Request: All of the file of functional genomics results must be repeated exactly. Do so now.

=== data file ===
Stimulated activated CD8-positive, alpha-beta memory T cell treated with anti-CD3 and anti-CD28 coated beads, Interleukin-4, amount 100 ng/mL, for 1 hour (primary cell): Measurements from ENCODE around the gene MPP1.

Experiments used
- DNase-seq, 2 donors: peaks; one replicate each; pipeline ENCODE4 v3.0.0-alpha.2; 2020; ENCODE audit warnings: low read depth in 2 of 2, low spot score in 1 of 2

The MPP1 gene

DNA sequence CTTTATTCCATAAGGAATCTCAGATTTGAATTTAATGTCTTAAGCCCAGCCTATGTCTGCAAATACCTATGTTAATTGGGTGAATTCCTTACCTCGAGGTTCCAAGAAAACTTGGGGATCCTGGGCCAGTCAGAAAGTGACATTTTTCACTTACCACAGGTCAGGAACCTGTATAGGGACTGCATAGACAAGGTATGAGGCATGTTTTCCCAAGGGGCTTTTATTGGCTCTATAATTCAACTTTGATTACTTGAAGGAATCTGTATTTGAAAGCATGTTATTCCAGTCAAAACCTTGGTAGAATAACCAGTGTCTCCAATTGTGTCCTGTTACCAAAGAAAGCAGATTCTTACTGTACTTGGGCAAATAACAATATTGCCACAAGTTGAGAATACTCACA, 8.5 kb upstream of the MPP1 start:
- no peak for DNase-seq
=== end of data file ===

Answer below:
Stimulated activated CD8-positive, alpha-beta memory T cell treated with anti-CD3 and anti-CD28 coated beads, Interleukin-4, amount 100 ng/mL, for 1 hour (primary cell): Measurements from ENCODE around the gene MPP1.

Experiments used
- DNase-seq, 2 donors: peaks; one replicate each; pipeline ENCODE4 v3.0.0-alpha.2; 2020; ENCODE audit warnings: low read depth in 2 of 2, low spot score in 1 of 2

The MPP1 gene

DNA sequence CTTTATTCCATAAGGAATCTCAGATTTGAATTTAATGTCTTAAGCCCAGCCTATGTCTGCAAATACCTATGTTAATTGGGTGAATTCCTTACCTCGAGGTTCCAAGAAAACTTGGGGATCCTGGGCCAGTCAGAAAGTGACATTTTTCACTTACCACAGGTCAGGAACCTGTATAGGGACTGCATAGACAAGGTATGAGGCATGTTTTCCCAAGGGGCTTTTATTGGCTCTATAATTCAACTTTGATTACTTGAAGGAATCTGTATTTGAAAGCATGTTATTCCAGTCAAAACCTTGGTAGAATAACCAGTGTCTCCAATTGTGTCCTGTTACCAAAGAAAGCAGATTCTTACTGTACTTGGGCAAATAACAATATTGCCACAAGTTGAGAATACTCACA, 8.5 kb upstream of the MPP1 start:
- no peak for DNase-seq